Every classic hero story has a few common themes. The hero saves the day. The hero gets the girl. The hero is loved by everyone. That’s what we’ve come to expect in a good hero story. We love hero stories because we see in heroes something that we want to see in ourselves. We want to be the one to save the day. We want to get the girl. And we want to be loved by everyone. We want to change the world. To put it plainly, we want to be the hero.
What is true in the fiction world is not doubt true today. When we look at the heroes that changed the world today, we see people that saved the day. If we are honest, we’d like to be that person. There’s just one problem with being a hero that few want to discuss or deal with; all heroes have enemies. Batman has the Joker. Superman has Lex Luther. G.I. Joe has Cobra. Daniel LaRusso has Johnny Lawerence. If you are going to be a hero, then you are going to have an enemy.
As it goes in the movies, so it goes in the real world. When you want to change the world, you will face enemies of all kinds. When William Wilberforce wanted to abolish slavery, his enemy was the political and economic system of the day. When Dietrich Bohhoeffer stood up for the church and the Jews it was against Hitler and the Nazis. When Nelson Mandela fought for equal rights for blacks in South Africa, he stood against the entire government. All of these heroes changed the world, but they did it by fighting an enemy.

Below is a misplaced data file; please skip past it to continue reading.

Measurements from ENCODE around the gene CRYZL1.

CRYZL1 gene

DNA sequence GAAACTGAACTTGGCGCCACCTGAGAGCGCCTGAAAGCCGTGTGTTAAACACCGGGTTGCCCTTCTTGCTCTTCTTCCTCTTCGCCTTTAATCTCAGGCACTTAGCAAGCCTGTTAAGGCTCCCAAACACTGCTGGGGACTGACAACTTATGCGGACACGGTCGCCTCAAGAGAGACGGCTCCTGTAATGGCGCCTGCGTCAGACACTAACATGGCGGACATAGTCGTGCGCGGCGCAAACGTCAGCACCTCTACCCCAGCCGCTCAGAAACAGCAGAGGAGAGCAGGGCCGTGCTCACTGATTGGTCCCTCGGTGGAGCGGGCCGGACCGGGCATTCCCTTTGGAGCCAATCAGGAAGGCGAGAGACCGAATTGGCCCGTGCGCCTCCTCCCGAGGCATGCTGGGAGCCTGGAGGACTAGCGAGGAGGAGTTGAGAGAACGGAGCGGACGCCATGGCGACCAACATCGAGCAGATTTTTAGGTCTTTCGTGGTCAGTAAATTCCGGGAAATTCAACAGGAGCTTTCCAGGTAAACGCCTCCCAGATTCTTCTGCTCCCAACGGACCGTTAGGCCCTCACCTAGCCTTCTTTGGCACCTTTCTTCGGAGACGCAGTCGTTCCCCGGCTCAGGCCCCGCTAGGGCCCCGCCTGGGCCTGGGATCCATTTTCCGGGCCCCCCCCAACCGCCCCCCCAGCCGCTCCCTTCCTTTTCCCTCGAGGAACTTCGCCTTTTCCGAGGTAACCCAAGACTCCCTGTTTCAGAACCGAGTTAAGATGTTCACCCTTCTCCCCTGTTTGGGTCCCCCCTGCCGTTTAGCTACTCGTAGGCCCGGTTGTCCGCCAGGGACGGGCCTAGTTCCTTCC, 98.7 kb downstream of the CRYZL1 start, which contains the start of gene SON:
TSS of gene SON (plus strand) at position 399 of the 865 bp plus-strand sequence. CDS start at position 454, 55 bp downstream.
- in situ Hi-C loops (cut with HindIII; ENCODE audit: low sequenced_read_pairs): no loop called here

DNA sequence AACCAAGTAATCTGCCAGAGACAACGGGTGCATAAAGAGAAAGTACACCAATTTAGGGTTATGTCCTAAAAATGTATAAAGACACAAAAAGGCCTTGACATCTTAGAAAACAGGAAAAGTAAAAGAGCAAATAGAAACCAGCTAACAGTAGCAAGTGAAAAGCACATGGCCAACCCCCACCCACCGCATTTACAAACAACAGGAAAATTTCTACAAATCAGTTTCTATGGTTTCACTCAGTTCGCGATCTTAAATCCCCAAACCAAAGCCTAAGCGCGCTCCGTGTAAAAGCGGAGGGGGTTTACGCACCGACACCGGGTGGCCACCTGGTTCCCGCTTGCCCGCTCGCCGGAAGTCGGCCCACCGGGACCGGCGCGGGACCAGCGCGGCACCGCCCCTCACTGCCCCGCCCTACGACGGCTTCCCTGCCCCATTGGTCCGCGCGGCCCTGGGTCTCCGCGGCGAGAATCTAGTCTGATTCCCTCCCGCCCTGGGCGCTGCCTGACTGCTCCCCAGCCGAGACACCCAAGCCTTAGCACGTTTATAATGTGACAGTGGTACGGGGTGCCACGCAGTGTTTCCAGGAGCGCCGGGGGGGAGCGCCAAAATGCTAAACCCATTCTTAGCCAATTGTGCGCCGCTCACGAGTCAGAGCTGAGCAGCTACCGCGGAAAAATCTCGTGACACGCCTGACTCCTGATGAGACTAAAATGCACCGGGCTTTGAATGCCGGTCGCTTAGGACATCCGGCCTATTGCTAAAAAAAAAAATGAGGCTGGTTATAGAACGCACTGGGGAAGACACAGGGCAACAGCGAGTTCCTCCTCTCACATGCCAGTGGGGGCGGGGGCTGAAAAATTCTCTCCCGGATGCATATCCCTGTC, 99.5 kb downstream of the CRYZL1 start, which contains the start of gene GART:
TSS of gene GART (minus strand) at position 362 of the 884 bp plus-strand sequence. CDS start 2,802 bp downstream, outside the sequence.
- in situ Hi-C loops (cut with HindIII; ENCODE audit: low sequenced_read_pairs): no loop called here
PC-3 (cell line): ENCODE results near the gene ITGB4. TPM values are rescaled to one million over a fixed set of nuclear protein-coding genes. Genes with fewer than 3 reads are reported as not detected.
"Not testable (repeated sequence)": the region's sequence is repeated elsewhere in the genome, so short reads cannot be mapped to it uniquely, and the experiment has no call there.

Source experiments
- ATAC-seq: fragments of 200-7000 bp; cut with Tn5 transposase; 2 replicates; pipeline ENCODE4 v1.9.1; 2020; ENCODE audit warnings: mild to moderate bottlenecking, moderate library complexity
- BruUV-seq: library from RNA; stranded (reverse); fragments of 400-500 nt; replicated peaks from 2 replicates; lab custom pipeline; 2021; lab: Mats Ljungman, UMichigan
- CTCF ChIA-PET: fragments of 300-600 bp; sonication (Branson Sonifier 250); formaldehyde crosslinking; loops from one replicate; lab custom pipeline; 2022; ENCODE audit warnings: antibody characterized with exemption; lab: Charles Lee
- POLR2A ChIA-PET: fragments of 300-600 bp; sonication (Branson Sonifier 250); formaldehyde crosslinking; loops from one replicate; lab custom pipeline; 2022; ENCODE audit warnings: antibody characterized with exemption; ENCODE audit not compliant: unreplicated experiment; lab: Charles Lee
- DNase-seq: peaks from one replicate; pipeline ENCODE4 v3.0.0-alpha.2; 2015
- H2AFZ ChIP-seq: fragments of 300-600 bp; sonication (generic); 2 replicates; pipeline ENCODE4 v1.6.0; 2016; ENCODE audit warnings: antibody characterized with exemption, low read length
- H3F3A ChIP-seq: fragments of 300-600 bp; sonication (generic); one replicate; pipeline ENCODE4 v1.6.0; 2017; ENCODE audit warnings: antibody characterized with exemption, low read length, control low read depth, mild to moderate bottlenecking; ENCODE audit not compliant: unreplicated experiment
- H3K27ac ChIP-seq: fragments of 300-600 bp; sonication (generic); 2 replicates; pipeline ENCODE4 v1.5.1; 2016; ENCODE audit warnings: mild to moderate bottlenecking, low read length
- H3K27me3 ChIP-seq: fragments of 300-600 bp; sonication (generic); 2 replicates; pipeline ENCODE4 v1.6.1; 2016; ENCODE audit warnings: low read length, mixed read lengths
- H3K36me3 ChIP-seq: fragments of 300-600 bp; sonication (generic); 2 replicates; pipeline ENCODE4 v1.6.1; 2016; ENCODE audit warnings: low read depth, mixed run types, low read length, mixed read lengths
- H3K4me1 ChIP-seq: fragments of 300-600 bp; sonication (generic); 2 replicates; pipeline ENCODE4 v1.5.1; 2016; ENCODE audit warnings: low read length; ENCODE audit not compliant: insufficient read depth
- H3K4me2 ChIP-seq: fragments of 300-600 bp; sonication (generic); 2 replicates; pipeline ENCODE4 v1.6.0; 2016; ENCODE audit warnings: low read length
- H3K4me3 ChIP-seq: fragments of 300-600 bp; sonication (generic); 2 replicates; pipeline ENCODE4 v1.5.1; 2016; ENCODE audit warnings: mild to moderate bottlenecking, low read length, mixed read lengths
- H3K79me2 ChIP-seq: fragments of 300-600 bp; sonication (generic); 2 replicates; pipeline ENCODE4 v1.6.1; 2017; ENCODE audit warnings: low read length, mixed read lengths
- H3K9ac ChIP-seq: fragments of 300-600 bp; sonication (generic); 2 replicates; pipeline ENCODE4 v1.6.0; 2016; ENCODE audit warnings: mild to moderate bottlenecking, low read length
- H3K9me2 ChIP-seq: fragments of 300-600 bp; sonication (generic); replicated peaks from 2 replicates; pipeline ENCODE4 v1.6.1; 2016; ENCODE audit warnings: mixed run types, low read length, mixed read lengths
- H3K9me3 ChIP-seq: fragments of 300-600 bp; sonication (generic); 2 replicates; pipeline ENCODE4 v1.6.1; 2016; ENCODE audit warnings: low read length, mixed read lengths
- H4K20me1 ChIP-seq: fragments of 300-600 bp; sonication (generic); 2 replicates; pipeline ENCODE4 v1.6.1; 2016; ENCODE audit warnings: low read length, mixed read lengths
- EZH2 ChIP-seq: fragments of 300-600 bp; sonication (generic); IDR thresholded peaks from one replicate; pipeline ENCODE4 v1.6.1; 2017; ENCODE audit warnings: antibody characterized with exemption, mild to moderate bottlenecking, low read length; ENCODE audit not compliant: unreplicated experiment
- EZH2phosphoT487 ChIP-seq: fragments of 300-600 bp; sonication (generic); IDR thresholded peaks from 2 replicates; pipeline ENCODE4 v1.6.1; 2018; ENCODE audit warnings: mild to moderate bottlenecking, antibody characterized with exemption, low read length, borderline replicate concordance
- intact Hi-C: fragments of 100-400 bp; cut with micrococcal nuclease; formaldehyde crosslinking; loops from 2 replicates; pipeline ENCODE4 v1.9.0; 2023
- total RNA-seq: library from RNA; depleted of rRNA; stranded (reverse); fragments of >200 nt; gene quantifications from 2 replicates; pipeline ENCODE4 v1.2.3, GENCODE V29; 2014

So it was for them, it will be for you. Every hero’s mission is different, thus every enemy will look different. If you are planting a church, your enemy could be another local church or pastor. If you are ministering to youth, it could be apathy. If you are fighting poverty, it could be the American Dream.
Today’s enemies come in all shapes and sizes. If you want to change the world, then be prepared to fight the enemy.* It’s one of the job requirements of being a hero.